Storage giant EMC delivered a strong first quarter, maintained its outlook and said IT spending looks to be on track for growth of about 3 percent to 4 percent in 2012.
EMC reported first quarter earnings of $587 million, or 27 cents a share, on revenue of $5.09 billion, up 11 percent from a year ago. Non-GAAP earnings checked in at 37 cents a share. Wall Street was expecting earnings of 36 cents a share on revenue of $5.12 billion.
As for the outlook, EMC said it's on the path to meet or exceed its 2012 targets. The company is gunning for annual revenue of $28 billion in 2014. Specifically, EMC said it will deliver at least $22 billion in revenue for 2012 with net income of $2.8 billion, or $1.25 a share. Non-GAAP earnings will be at least $1.70 a share for 2012.
EMC CFO Dave Goulden said the company's product portfolio aims to mesh integration with best of breed technology. He the launch of its VMax system helped the quarter.
However, Goulden added that he expects storage growth rates to return to historical norms. He said:
We're comfortable with how our storage business is trending. After two years of above trend line growth, we expect the high end storage markets to return to the long-term single-digit growth profile we projected for these segments.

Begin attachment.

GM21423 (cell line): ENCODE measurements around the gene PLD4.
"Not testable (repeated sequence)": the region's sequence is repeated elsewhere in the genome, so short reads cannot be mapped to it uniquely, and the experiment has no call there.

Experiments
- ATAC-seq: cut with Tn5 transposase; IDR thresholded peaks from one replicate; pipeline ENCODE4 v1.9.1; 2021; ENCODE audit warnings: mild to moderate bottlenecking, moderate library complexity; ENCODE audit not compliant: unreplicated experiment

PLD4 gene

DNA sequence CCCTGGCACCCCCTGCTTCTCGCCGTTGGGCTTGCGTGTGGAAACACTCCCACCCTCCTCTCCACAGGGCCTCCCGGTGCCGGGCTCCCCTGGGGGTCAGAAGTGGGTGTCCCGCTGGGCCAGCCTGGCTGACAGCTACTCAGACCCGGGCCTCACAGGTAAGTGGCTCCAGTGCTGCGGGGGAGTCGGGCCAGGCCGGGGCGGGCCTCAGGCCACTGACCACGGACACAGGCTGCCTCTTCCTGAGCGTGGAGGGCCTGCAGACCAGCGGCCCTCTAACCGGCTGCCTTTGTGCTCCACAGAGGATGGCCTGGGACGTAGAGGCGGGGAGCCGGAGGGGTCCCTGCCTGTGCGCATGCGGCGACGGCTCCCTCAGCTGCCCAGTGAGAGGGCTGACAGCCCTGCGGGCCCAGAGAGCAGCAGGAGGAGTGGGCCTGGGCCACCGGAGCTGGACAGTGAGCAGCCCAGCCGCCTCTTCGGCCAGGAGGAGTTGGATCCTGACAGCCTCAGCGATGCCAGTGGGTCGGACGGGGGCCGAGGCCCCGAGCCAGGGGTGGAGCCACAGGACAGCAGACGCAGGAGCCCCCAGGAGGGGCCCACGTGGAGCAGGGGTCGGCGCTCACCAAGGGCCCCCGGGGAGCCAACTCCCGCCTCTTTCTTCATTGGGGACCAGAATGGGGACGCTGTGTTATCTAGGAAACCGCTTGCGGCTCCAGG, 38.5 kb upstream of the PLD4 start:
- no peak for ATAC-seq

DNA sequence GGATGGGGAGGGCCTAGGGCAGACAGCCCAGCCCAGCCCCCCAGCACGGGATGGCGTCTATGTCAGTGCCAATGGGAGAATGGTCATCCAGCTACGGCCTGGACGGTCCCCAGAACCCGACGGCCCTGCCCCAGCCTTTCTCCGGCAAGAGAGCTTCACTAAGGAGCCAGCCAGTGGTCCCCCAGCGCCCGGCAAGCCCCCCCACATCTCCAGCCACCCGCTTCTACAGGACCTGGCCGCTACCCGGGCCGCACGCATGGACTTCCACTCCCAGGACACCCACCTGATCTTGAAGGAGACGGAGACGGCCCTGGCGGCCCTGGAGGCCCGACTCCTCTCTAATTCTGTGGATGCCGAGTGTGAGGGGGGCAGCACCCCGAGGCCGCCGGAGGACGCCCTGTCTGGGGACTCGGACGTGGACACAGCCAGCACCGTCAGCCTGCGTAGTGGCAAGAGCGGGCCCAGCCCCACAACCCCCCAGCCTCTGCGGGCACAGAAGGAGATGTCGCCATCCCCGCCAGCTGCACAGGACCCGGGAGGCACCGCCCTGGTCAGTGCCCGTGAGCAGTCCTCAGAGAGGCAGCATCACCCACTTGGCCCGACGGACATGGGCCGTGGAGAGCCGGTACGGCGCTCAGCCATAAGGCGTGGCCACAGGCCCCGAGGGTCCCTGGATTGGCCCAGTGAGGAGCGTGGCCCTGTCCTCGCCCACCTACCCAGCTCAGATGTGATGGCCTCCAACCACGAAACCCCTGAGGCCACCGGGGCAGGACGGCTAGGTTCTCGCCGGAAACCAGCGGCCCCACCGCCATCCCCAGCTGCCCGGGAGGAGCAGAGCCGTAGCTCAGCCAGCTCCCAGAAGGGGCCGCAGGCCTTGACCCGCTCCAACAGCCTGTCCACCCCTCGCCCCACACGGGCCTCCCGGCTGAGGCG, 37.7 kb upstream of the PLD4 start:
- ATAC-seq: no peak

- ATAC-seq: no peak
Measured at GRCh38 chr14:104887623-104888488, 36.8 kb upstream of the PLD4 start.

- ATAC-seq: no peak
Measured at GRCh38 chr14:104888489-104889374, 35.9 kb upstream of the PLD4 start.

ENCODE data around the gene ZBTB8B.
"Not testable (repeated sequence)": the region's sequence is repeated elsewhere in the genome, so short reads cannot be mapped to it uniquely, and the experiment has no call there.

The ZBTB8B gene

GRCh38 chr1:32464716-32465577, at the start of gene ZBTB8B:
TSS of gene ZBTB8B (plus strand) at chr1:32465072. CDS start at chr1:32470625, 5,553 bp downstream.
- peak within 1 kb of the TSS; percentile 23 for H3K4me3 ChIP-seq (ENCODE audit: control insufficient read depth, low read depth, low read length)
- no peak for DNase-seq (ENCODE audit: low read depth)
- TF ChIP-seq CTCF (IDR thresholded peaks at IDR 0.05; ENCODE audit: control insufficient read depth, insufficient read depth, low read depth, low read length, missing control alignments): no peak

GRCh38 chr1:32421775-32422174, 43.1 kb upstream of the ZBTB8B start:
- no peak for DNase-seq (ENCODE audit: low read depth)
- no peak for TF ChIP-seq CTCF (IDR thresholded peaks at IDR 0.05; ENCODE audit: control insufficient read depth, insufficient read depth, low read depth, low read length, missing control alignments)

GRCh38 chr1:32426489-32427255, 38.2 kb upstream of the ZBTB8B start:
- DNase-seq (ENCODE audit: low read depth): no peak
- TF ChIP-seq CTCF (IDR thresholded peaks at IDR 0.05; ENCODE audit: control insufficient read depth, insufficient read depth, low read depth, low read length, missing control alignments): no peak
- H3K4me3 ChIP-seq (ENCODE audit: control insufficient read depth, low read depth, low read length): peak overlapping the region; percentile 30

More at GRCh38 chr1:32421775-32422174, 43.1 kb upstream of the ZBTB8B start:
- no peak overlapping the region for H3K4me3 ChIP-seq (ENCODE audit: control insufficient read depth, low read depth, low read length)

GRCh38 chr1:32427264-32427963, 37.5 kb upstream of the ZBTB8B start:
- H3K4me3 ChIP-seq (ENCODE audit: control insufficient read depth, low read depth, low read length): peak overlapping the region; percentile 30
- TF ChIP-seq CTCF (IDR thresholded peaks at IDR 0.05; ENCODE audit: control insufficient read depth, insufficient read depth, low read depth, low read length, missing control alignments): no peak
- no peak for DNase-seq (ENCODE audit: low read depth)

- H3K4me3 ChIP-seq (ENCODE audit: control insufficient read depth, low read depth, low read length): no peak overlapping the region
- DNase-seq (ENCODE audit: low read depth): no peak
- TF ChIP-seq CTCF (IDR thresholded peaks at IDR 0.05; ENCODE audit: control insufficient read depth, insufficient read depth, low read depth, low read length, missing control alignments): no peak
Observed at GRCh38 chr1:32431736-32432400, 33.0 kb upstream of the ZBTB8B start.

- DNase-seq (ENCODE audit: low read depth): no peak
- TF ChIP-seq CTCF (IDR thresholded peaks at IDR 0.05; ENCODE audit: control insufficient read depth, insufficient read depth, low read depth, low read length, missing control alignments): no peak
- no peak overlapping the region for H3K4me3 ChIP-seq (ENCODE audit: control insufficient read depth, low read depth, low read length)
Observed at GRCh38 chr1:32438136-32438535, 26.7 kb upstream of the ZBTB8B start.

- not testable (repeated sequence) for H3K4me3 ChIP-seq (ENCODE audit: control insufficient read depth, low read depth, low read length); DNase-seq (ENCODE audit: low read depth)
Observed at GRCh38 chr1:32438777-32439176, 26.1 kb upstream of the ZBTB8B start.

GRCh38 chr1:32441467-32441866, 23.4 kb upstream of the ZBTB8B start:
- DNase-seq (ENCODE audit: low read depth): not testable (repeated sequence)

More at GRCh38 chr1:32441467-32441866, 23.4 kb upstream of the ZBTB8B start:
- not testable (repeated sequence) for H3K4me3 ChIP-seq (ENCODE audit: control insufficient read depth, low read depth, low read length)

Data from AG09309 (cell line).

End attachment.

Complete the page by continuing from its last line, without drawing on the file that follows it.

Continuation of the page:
Goulden also added that EMC will continue work on its Flash-based storage appliance and automate data tiering.
On a conference call with analysts, CEO Joe Tucci said the company could navigate any IT spending fluctuation. Tucci said:
In Q1, we saw IT spending in our business unfold pretty much as we expected and predicted. Overall IT spending growth was fairly good in the Americas and APJ, as our 11% and 20% year-over-year respective increases demonstrated. In Europe, I believe that overall IT spending growth was at best flat...
We continue to expect that global IT spending growth will be in the 3 to 4% range this year. And for sure, the IT markets for virtualization, cloud computing, information storage, information protection, information security, and for information intelligence and analytics grow faster than the IT average.